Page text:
In my "Best of 2013" post back in January, I asserted that we are in a golden age for music made by women. Happily, this inspired some back-and-forth in the FB music discussion group I belong to, with some parties questioning whether this time is any better than any other for women in music. Kevin argued that "these things go in cycles," offering up the early '90's as an equally auspicious time, with artists like Belly, Ace Of Base, The Cranberries, Stereolab, Shakira, Shania Twain, PJ Harvey, Aimee Mann, Liz Phair, Bjork, Juliana Hatfield, The Breeders, Bikini Kill, etc.
On the other side of the cynicism spectrum, Kaleb posited that it's not a "golden age," but only because that term implies an end to itself, and that what's happening now is nothing short of a complete paradigm shift, an "an era when a critical mass of women are doing their thing without being required to seek approval from mostly-male gatekeepers." Kaleb's point is really one manifestation of a broader phenomenon, in which the freedom of the internet has essentially deposed the former kings of the music industry, theoretically (hopefully) for good. Eric asked, "Has the current musical landscape been leveled and democratized such that we don't have to rely as heavily on gatekeepers of taste?" For me, the answer is clearly "Yes."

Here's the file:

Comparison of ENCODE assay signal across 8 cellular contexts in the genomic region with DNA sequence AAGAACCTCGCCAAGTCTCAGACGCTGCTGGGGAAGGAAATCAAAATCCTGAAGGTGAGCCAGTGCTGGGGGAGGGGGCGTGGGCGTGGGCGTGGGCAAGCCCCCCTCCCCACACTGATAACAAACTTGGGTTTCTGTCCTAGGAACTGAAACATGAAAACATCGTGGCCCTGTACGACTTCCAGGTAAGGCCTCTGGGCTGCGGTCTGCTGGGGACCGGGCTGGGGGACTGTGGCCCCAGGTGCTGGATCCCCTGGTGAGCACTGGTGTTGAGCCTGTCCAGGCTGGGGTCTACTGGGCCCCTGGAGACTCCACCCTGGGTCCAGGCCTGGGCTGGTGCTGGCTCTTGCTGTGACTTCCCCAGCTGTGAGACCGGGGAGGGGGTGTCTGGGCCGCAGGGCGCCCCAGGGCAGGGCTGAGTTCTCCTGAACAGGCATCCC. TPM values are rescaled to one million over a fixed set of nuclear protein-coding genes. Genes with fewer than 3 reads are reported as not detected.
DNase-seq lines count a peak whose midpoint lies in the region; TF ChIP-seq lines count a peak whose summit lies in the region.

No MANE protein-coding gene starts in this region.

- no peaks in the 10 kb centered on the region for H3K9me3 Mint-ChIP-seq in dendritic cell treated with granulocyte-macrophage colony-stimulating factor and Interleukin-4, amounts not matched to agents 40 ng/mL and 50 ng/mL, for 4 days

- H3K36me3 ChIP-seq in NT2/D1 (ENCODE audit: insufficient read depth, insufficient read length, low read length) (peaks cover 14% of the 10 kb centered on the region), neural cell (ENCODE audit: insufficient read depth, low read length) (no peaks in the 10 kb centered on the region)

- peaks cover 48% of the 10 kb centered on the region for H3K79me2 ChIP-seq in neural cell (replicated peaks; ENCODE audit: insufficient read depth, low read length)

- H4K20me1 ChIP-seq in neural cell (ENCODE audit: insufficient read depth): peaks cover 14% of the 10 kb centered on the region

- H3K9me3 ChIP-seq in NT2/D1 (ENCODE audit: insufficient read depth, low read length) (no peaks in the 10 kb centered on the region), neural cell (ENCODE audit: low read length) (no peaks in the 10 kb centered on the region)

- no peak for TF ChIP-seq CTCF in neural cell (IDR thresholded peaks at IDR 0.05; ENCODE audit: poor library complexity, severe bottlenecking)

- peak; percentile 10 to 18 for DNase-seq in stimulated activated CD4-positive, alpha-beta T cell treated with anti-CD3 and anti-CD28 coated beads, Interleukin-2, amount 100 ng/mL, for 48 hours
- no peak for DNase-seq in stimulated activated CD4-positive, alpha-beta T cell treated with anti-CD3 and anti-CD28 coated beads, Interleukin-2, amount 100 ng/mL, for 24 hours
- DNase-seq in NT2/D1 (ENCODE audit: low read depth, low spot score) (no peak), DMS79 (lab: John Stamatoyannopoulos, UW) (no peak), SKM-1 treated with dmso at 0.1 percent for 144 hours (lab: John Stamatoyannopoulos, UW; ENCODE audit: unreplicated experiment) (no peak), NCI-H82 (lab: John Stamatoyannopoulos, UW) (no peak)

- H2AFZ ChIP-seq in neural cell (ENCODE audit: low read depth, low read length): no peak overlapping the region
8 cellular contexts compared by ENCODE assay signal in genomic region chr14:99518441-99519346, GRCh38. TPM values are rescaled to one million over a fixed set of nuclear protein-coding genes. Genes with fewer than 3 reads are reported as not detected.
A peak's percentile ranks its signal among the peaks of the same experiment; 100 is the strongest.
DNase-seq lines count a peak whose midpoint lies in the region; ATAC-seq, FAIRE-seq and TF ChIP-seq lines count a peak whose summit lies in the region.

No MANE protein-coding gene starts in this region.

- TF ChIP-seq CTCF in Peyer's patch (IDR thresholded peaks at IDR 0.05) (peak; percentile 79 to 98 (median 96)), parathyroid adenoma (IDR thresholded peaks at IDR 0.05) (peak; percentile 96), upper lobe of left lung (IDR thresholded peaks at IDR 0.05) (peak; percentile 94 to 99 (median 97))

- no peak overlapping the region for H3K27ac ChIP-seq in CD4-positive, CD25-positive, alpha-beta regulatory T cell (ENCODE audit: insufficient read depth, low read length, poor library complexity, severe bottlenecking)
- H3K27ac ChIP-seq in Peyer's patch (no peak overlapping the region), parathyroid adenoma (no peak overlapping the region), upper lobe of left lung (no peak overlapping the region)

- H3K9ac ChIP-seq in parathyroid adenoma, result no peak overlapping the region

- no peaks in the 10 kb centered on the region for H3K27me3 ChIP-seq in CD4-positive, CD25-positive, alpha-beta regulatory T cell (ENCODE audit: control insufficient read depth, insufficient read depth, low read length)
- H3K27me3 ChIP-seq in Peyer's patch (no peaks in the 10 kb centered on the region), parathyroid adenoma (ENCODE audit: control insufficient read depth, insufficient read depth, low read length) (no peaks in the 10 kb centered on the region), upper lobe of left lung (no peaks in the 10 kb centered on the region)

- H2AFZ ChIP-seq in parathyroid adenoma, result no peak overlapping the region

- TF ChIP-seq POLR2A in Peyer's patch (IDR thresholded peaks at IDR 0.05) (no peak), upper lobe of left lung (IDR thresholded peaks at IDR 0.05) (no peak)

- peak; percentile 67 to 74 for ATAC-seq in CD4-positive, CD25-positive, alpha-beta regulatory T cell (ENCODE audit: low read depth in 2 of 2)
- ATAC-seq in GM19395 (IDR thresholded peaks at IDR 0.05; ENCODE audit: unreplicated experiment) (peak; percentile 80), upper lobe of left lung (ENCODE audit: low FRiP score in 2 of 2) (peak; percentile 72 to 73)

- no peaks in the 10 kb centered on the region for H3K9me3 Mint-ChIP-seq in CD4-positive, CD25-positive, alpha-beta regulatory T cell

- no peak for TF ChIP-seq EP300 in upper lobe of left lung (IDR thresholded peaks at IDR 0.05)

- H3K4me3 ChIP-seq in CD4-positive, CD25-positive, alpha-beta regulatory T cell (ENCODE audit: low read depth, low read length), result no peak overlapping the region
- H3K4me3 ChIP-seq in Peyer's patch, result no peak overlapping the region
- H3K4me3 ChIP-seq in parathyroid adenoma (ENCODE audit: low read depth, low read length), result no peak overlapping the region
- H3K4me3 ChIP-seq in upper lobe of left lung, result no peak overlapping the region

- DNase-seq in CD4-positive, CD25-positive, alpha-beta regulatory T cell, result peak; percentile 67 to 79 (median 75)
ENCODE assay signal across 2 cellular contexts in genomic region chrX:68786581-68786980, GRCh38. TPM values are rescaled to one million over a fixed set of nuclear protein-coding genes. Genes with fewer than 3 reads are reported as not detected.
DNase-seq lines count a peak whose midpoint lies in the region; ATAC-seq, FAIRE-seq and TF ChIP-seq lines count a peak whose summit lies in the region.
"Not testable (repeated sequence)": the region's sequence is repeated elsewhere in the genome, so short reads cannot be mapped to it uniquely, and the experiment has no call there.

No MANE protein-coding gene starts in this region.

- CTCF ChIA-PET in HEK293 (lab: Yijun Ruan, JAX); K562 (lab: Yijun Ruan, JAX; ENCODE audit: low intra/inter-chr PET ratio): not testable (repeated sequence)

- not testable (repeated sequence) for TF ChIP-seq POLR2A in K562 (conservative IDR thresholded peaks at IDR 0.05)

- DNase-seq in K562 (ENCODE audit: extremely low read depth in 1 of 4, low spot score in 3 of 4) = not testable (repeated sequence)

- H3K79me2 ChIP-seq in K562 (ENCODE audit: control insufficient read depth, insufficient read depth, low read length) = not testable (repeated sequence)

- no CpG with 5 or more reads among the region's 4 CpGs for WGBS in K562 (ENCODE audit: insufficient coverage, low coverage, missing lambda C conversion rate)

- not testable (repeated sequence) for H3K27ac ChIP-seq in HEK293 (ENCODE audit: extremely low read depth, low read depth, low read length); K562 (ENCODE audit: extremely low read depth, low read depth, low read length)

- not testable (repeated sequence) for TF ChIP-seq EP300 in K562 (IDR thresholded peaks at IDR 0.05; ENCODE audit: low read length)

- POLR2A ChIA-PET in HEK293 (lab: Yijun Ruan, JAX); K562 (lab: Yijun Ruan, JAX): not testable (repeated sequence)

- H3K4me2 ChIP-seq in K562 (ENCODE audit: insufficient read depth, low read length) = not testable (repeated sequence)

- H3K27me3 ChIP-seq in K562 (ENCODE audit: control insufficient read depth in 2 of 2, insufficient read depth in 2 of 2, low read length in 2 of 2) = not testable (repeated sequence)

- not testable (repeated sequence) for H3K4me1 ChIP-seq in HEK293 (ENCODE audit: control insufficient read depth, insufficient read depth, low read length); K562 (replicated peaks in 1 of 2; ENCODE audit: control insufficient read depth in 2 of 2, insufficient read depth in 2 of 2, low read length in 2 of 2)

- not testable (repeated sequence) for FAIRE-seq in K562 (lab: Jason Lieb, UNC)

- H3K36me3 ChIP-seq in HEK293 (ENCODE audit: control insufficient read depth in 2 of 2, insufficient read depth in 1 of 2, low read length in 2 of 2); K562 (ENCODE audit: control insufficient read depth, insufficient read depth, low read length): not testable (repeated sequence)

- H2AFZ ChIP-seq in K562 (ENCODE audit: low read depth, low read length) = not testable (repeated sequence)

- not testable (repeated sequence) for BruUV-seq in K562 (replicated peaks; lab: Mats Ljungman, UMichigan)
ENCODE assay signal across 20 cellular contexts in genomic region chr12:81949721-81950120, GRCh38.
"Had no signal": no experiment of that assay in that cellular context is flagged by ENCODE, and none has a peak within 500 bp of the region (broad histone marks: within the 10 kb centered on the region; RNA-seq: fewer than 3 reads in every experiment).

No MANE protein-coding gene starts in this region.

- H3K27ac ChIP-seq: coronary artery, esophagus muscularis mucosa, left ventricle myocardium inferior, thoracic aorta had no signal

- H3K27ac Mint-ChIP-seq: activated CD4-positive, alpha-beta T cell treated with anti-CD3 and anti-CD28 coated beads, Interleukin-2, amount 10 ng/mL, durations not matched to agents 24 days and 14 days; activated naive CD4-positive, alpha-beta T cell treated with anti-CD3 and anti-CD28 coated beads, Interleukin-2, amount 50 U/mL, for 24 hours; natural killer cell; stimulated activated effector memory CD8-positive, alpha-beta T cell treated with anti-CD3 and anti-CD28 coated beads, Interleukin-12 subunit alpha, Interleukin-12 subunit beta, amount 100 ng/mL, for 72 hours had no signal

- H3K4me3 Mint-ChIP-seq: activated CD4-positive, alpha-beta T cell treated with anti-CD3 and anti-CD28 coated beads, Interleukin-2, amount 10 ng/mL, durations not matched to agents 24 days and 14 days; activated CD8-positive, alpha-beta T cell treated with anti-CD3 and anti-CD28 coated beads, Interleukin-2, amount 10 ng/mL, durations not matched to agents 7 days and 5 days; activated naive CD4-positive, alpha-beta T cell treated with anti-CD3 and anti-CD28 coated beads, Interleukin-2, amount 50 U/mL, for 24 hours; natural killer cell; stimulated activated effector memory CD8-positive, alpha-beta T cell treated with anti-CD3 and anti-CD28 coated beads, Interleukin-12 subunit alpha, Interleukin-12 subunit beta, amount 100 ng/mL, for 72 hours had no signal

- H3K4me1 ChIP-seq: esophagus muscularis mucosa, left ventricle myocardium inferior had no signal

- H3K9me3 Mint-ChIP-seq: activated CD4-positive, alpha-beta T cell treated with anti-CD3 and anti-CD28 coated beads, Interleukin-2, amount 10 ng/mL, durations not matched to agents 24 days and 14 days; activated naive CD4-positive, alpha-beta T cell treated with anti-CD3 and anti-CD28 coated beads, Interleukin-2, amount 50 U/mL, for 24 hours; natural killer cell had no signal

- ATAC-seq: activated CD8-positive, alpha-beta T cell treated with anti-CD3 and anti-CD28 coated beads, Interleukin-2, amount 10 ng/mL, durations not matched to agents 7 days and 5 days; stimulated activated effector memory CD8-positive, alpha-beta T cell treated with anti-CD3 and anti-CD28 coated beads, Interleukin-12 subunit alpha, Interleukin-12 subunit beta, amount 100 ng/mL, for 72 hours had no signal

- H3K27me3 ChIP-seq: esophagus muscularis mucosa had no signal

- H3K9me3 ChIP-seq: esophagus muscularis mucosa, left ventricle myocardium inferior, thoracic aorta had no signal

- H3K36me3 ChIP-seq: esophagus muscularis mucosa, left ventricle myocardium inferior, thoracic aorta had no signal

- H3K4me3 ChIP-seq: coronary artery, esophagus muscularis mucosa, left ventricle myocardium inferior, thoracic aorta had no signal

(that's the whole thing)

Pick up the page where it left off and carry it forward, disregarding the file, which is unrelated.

While this is all interesting, my point was at its heart much simpler. Regardless of your conclusion about what gates have or haven't been knocked down, or what technological/political changes in the music industry have taken place to create opportunities for women in music - women around the world are clearly making some of the most exciting, diverse, confident contemporary music.
Of course, there's a slight chicken/egg factor to my theory. Since my musical tastes have a pronounced soft spot for female voices, it may be that I just naturally gravitate toward their music and have unwittingly skewed my own very-unscientific survey. On the other side of things, though, I noticed that the skeptics in the group have tastes that (not coincidentally, I would argue) skew towards metal and punk, which remain dominated by male voices.